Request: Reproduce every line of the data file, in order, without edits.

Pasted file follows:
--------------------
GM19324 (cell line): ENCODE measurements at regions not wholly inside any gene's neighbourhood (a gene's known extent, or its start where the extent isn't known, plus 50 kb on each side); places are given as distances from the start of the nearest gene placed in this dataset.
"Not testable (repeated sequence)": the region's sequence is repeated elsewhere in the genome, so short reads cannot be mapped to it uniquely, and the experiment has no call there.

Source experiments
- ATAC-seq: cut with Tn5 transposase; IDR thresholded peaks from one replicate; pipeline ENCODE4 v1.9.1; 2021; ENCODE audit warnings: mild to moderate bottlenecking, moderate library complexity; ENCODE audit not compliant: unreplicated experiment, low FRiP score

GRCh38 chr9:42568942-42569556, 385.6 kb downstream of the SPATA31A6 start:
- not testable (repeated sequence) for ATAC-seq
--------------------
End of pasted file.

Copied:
GM19324 (cell line): ENCODE measurements at regions not wholly inside any gene's neighbourhood (a gene's known extent, or its start where the extent isn't known, plus 50 kb on each side); places are given as distances from the start of the nearest gene placed in this dataset.
"Not testable (repeated sequence)": the region's sequence is repeated elsewhere in the genome, so short reads cannot be mapped to it uniquely, and the experiment has no call there.

Source experiments
- ATAC-seq: cut with Tn5 transposase; IDR thresholded peaks from one replicate; pipeline ENCODE4 v1.9.1; 2021; ENCODE audit warnings: mild to moderate bottlenecking, moderate library complexity; ENCODE audit not compliant: unreplicated experiment, low FRiP score

GRCh38 chr9:42568942-42569556, 385.6 kb downstream of the SPATA31A6 start:
- not testable (repeated sequence) for ATAC-seq